State v. Steinle, 717 Ariz. Adv. Rep. 27 (App. Div. I, July 23, 2015) (J. Orozco)
CROPPED OR EDITED VIDEO INADMISSIBLE IN VIOLATION OF RULE OF COMPLETENESS—FAILURE TO SHOW WHOLE STORY
Defendant was charged with first degree murder. The prosecution attempted to introduce into evidence a cell phone video of the actual stabbing. The defendant objected on the basis the first 4 and a half minutes of the video had been deleted and this 4 and one half minutes would have demonstrated that defendant was provoked. The trial court ruled the video could not be shown due to incompleteness. The Arizona Court of Appeals affirmed in this special action.
Arizona Rule of Evidence 106 provides: If a party introduces all or part of a writing or recorded statement, an adverse party may require the introduction, at that time, of any other part--or any other writing or recorded statement--that in fairness ought to be considered at the same time.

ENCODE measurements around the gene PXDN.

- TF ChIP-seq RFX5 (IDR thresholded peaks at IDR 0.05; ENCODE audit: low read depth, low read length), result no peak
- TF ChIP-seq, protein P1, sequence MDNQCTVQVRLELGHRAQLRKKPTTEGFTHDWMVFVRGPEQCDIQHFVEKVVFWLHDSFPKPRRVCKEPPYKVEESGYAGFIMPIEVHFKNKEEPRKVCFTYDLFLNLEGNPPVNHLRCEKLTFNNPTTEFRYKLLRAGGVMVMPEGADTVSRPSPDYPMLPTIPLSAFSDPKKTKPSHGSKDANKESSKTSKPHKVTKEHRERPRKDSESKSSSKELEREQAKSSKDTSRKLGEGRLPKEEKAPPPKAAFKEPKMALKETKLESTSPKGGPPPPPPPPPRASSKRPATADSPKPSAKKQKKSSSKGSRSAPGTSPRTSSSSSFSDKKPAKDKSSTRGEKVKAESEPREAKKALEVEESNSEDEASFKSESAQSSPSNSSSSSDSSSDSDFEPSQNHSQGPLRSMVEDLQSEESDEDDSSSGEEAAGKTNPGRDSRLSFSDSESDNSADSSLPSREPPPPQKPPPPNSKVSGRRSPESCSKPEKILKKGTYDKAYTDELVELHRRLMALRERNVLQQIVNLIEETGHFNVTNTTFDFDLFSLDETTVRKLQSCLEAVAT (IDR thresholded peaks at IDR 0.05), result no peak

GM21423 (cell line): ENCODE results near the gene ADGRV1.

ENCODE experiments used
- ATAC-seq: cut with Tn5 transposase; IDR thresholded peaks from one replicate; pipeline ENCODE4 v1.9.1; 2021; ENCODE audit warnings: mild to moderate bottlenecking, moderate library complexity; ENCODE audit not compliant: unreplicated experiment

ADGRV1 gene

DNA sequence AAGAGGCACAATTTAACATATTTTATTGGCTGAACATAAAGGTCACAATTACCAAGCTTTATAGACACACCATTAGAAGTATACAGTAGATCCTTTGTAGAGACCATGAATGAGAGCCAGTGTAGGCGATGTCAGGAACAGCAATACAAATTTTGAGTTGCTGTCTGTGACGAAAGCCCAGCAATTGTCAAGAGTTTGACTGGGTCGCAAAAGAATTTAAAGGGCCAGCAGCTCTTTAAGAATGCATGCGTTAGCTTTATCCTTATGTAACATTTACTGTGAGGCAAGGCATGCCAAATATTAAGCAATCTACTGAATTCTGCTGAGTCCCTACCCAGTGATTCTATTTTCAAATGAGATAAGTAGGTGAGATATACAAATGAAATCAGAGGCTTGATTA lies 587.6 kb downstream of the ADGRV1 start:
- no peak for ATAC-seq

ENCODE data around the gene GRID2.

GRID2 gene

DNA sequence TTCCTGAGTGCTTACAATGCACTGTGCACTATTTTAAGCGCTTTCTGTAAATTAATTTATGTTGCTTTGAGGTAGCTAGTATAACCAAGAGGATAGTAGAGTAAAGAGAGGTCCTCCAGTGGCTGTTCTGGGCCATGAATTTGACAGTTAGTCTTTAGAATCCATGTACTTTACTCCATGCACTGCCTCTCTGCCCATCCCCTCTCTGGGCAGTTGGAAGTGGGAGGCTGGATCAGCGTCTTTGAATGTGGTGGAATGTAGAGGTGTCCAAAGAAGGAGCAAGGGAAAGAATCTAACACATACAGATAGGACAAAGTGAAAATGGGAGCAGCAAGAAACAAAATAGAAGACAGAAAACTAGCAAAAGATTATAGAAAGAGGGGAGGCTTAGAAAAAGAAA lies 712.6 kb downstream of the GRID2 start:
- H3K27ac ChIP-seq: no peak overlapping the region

The state argues this rule doesn't apply because a video is not a statement. However this rule is identical to federal rule and the federal rule has been repeatedly interpreted to apply to videotape. In this case of first impression the Arizona Court of Appeals determined to follow this reasoning.
[I]f selected segments of a video or audio exhibit will be offered at trial...the entire video or audio exhibit had best be preserved, so that opposing counsel and/or the opposing party(s) may review the evidence and determine if 'any other party or any other writing or recorded statement...ought in fairness...be considered contemporaneously with' the proffered segments...Simply put, the government cannot make use of video segments that have been 'cherry picked' when the remainder of the recording has been erased or recorded-over.
The court of appeals found no reason to rule differently here even though the editing of the video in question was done by the owner of the cell phone and not at the instance of the State.